The possibilities of non-invasive ventilation are limited to the very early period of the disease or, better, to prevention in individuals at risk for the development of the disease (atypical pneumonias, pulmonary contusion, major surgery patients).
Treatment of the underlying cause is imperative, as it tends to maintain the ARDS picture.
Appropriate antibiotic therapy must be administered as soon as microbiological culture results are available. Empirical therapy may be appropriate if local microbiological surveillance is efficient. More than 60% ARDS patients experience a (nosocomial) pulmonary infection either before or after the onset of lung injury.
Commonly used supportive therapy includes particular techniques of mechanical ventilation and pharmacological agents whose effectiveness with respect to the outcome has not yet been proven. It is now debated whether mechanical ventilation is to be considered mere supportive therapy or actual treatment, since it may substantially affect survival.
Survivors of ARDS have an increased risk of lower quality of life, persistent cognitive impairment, depression and posttraumatic stress disorder.
Mechanical ventilation 
The overall goal is to maintain acceptable gas exchange and to minimize adverse effects in its application. Three parameters are used: PEEP (positive end-expiratory pressure, to maintain maximal recruitment of alveolar units), mean airway pressure (to promote recruitment and predictor of hemodynamic effects) and plateau pressure (best predictor of alveolar overdistention).
Conventional therapy aimed at tidal volumes (Vt) of 12–15 ml/kg. Recent studies have shown that high tidal volumes can overstretch alveoli resulting in volutrauma (secondary lung injury). The ARDS Clinical Network, or ARDSNet, completed a landmark trial that showed improved mortality when ventilated with a tidal volume of 6 ml/kg compared to the traditional 12 ml/kg. Low tidal volumes (Vt) may cause hypercapnia and atelectasis due to their inherent tendency to increase physiologic shunt. Physiologic dead space cannot change as it is ventilation without perfusion. A shunt is perfusion without ventilation.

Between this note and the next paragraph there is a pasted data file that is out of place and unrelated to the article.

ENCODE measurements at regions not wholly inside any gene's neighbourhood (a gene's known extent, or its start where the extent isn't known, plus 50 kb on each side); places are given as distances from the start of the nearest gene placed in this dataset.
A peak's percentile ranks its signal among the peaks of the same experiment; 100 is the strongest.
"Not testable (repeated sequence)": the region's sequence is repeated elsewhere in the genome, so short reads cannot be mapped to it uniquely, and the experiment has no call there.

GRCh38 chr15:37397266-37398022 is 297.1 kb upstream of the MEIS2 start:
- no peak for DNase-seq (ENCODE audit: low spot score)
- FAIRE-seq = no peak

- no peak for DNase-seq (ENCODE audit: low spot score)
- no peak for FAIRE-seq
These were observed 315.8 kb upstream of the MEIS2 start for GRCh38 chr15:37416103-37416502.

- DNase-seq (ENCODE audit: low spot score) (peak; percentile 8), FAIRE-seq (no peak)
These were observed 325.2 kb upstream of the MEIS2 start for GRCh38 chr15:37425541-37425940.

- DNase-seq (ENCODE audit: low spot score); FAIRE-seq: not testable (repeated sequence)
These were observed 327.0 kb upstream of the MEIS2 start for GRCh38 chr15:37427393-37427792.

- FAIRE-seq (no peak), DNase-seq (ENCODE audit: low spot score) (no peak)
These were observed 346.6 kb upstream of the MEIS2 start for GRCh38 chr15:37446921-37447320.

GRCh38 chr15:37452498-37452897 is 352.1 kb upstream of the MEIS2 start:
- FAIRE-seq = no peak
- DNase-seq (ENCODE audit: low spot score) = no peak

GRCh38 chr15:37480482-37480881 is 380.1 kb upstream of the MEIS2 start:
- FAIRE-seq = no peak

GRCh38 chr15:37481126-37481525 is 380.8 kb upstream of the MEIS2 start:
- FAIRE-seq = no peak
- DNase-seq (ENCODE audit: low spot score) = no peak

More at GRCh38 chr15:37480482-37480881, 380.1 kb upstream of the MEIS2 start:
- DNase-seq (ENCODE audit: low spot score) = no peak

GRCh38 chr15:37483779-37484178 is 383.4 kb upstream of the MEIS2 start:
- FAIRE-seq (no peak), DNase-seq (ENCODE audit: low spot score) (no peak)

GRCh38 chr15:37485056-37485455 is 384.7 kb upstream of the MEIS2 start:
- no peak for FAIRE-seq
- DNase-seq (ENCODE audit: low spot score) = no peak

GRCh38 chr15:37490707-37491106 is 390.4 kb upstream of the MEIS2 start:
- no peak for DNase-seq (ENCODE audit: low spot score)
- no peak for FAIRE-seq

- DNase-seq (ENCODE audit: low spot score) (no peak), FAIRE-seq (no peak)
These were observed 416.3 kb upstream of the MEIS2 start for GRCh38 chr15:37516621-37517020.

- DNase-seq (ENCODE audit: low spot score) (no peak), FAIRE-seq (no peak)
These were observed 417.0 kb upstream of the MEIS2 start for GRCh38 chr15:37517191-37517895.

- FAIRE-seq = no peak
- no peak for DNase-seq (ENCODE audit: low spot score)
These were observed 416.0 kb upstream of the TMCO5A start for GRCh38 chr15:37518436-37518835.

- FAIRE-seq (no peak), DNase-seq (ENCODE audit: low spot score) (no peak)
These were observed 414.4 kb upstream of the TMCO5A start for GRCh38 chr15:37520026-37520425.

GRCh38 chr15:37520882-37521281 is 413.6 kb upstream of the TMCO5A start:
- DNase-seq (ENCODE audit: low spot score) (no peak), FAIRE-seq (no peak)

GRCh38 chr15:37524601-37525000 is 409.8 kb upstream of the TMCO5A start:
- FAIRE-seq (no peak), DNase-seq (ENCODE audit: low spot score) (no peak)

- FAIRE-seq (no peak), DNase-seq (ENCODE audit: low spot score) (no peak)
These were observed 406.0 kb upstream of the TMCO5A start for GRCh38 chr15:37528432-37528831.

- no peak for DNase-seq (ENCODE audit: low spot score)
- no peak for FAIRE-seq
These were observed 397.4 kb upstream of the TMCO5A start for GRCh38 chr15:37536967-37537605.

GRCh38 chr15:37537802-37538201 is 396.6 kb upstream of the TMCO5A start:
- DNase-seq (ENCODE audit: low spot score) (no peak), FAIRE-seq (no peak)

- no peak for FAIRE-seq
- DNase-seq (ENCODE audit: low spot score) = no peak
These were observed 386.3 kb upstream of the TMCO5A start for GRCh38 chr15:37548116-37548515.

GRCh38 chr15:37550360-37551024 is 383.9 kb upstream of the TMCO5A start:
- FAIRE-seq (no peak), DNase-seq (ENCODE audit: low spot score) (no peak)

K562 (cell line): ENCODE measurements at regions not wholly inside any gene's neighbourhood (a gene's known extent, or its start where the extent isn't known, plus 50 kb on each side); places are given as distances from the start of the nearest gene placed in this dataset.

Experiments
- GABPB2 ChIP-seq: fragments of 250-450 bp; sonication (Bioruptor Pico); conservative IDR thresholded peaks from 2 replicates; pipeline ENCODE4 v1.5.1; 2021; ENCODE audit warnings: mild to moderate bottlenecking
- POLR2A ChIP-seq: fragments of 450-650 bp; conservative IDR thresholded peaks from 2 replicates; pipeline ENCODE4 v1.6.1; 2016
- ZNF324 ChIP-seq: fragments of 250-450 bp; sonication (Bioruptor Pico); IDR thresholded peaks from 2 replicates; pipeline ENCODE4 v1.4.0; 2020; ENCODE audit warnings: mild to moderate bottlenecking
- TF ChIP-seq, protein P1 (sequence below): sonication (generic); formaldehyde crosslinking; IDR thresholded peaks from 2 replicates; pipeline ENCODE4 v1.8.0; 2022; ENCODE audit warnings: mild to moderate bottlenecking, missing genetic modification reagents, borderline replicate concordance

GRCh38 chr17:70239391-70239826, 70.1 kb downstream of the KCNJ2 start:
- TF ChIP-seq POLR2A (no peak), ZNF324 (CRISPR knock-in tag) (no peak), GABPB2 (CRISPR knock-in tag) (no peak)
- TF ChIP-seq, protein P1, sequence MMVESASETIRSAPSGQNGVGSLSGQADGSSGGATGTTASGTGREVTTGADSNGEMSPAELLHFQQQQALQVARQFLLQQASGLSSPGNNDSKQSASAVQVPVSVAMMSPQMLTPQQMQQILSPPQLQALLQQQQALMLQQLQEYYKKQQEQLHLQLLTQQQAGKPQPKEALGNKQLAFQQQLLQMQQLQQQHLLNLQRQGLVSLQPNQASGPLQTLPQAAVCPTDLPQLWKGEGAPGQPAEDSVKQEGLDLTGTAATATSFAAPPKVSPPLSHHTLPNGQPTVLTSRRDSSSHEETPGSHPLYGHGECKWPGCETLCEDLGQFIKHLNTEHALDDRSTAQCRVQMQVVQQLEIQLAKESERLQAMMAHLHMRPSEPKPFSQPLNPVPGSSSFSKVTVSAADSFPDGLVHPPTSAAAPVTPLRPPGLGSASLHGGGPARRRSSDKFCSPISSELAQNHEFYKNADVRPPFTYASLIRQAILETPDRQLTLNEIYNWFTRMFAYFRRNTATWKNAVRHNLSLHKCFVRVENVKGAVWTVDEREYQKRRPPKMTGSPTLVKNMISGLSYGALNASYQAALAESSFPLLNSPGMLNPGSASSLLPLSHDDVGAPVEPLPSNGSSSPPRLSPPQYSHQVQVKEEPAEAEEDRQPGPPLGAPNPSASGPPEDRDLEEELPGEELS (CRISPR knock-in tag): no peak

Low tidal volume ventilation was the primary independent variable associated with reduced mortality in the NIH-sponsored ARDSnet trial of tidal volume in ARDS. Plateau pressure less than 30 cm H2O was a secondary goal, and subsequent analyses of the data from the ARDSnet trial (as well as other experimental data) demonstrate that there appears to be NO safe upper limit to plateau pressure; that is, regardless of plateau pressure, patients fare better with low tidal volumes (see Hager et al., American Journal of Respiratory and Critical Care Medicine, 2005).
Airway pressure release ventilation 
It is often said that no particular ventilator mode is known to improve mortality in airway pressure release ventilation (APRV). The ARDSNet trial used a volume controlled mode comparing delivered tidal volumes of 6 ml/kg with 12 ml/kg and showed decrease mortality with smaller volumes and typically higher set rates. However, other modes of ventilation, like airway pressure release ventilation (APRV), have not been directly compared to volume controlled ventilation*.
Some practitioners favor airway pressure release ventilation when treating ARDS. Well documented advantages to APRV ventilation include: decreased airway pressures, decreased minute ventilation, decreased dead-space ventilation, promotion of spontaneous breathing, almost 24 hour a day alveolar recruitment, decreased use of sedation, near elimination of neuromuscular blockade, optimized arterial blood gas results, mechanical restoration of FRC (functional residual capacity), a positive effect on cardiac output (due to the negative inflection from the elevated baseline with each spontaneous breath), increased organ and tissue perfusion and potential for increased urine output secondary to increased renal perfusion.
A patient with ARDS, on average, spends between 8 and 11 days on a mechanical ventilator; APRV may reduce this time significantly and conserve valuable resources.
- A proposed study to compare APRV to the ARDSNet Protocol is set for December 2011.
- January 2013 - Animal studies show that ventilation with APRV immediately following injury prevents development of ARDS, when compared to current published ARDS Network guidelines (6 mL/kg).
Positive end-expiratory pressure